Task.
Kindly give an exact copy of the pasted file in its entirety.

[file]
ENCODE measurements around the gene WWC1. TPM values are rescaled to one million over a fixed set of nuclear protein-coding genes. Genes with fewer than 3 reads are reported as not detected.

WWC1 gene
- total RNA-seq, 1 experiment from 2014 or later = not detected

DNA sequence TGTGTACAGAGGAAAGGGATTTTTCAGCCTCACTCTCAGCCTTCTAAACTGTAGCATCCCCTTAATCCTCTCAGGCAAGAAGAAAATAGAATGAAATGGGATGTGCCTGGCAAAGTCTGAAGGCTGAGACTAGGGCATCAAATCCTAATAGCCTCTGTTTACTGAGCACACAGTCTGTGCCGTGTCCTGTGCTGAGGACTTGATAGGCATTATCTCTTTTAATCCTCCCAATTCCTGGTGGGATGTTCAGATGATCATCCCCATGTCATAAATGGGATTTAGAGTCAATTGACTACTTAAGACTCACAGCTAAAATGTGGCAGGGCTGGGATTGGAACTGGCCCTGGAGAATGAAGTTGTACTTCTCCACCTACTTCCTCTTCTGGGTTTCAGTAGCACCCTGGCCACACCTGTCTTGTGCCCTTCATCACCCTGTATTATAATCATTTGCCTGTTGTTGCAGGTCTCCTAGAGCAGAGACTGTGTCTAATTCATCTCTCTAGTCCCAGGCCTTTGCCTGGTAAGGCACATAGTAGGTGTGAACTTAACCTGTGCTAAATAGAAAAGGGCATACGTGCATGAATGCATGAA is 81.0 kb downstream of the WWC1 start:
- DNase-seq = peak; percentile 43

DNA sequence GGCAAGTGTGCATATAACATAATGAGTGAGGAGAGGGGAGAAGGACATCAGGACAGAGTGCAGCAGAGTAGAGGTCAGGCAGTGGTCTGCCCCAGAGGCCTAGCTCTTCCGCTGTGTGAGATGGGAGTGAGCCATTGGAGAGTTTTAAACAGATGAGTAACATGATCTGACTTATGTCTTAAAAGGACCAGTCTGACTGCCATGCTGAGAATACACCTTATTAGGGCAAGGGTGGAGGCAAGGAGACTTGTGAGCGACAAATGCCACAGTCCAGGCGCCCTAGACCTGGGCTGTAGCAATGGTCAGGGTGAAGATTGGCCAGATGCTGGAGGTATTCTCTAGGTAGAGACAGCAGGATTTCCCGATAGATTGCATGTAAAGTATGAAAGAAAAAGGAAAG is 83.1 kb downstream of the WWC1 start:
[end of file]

ENCODE measurements around the gene WWC1. TPM values are rescaled to one million over a fixed set of nuclear protein-coding genes. Genes with fewer than 3 reads are reported as not detected.

WWC1 gene
- total RNA-seq, 1 experiment from 2014 or later = not detected

DNA sequence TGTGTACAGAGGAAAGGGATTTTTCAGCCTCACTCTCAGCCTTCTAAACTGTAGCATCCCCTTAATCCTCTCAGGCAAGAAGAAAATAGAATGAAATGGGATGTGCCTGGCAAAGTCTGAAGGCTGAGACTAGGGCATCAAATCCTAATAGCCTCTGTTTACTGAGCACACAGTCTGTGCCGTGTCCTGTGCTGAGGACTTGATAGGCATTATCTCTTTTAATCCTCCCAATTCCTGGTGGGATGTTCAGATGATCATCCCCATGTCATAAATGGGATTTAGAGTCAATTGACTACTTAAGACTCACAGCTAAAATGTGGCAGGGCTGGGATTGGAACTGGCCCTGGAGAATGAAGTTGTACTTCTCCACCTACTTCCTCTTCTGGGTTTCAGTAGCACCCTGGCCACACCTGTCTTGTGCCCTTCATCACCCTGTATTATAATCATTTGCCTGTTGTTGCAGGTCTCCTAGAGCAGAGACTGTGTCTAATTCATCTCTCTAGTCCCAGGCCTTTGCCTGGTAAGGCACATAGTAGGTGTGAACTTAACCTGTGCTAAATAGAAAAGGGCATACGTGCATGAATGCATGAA is 81.0 kb downstream of the WWC1 start:
- DNase-seq = peak; percentile 43

DNA sequence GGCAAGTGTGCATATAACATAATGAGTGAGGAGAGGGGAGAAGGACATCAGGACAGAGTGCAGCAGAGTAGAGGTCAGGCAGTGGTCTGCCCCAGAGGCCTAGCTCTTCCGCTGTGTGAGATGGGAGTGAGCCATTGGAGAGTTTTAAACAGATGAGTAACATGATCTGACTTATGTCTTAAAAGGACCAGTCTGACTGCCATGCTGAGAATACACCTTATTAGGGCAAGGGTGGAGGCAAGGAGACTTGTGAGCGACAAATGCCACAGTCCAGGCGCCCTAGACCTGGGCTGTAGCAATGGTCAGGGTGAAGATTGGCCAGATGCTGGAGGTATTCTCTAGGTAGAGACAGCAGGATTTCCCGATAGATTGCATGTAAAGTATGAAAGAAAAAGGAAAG is 83.1 kb downstream of the WWC1 start: